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I did get all the data off the panel plates yesterday though so I can see exactly what the best power output could be. I'm only running the 20 W panel right now to keep the batteries up so the 65 W Panel is below.
It's not the best case scenario most of us are after, when sizing our energy supplies... Realistic conditions, clouds, non-ideal angle - and still the above mentioned power budget. Latter in your case might be significantly smaller thus you will feel well served with the panelage you actually use and which speak for a PWM.

I happen to have a need for a long-term maybe 50-100W solution: I'd like to keep the batteries in the boat during winter and a smaller panel should keep them charged. Depending how I'll install the rest, it's well possible that most panels will be taken off for wintering e.g. if I decide for a pole mount. This case a smaller panel would stay on, probably with a dedicated small (=<10A) controller, which can be PWM.
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Old 12-03-2018, 10:12   #110
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Re: MPPT vs PWM cotrollers?

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It's not the best case scenario most of us are after, when sizing our energy supplies... Realistic conditions, clouds, non-ideal angle - and still the above mentioned power budget. Latter in your case might be significantly smaller thus you will feel well served with the panelage you actually use and which speak for a PWM.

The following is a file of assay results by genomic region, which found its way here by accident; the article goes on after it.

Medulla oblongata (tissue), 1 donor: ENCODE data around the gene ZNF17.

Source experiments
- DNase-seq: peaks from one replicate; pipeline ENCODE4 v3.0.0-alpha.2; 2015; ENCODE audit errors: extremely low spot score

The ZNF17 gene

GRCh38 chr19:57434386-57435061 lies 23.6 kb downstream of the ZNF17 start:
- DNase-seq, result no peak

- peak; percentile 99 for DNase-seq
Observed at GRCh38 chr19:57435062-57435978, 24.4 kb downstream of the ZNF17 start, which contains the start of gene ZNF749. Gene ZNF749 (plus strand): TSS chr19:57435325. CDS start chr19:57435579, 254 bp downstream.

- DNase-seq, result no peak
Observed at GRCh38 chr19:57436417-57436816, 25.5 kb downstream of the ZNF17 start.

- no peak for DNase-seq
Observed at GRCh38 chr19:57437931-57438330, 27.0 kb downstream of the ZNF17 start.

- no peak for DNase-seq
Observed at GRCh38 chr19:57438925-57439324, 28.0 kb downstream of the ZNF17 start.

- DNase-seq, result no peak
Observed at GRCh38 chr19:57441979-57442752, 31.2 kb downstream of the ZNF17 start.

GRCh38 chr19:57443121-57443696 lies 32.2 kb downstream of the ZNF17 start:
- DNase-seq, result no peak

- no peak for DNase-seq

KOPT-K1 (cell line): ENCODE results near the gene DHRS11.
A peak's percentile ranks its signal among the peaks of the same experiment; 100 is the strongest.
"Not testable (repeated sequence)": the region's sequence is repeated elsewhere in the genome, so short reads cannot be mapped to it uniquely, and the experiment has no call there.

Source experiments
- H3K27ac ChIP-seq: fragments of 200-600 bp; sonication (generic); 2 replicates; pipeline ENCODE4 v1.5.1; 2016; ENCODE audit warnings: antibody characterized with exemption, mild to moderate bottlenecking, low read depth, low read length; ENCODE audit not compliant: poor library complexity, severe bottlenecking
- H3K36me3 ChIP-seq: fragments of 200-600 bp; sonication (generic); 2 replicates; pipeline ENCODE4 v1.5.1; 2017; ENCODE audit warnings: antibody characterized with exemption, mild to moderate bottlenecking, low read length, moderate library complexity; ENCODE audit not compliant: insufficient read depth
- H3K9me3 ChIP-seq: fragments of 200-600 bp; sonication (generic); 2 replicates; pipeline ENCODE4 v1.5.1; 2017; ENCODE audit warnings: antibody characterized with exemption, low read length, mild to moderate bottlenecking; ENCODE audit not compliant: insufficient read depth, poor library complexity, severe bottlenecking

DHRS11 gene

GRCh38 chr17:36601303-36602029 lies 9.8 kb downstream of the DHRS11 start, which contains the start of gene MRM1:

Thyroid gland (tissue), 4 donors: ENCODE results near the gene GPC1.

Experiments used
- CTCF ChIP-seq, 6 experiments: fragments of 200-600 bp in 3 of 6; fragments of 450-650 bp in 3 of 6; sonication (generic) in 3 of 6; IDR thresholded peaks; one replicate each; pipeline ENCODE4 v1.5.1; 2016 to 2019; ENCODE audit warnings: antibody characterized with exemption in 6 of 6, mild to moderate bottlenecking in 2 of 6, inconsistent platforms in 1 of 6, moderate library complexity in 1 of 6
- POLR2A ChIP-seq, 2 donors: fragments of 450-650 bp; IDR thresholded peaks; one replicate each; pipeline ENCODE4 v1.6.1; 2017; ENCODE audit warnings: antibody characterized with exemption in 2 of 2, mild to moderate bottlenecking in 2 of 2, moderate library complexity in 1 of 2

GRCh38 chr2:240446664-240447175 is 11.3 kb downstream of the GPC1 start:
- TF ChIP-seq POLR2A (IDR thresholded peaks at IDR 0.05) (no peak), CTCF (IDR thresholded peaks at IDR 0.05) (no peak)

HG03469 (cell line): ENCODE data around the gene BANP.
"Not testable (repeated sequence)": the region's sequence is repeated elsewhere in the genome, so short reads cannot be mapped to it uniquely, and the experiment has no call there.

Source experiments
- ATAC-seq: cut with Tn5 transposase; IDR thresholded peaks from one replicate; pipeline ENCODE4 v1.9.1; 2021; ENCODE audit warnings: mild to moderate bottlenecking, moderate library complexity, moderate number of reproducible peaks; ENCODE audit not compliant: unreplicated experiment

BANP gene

I happen to have a need for a long-term maybe 50-100W solution: I'd like to keep the batteries in the boat during winter and a smaller panel should keep them charged. Depending how I'll install the rest, it's well possible that most panels will be taken off for wintering e.g. if I decide for a pole mount. This case a smaller panel would stay on, probably with a dedicated small (=<10A) controller, which can be PWM.
Yes, I understand that but I just wanted to know what the best would be.

I got interested after I told you my optimal panel current output was around 6 amps with my 85 watts worth of panels, but when I actually checked on the panels plates, it's closer to 5 amps

The last 5 years or so I've had no problems just running my 65 watt panel (except for one period when I had a battery going bad) and that was when I had one starter battery and one deep cell in parallel.

Now with the two deep cells in parallel and 85 watts worth of panels, I'll have lots of power even on a cloudy day.

My power requirements are: lights, inverter (for charging phone, laptop, internet jet pack), autopilot, VHF, Depth, GPS but if I need to I can turn everything off and sail a few hours while the batteries charge.

When I do this I turn off the autopilot in the position that best maintains course and as needed steer with the mainsheet

This is the first boat I've ever owned that had any instruments at all. The other 12 or so didn't even have depth or radio
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Old 12-03-2018, 10:51   #111
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Re: MPPT vs PWM cotrollers?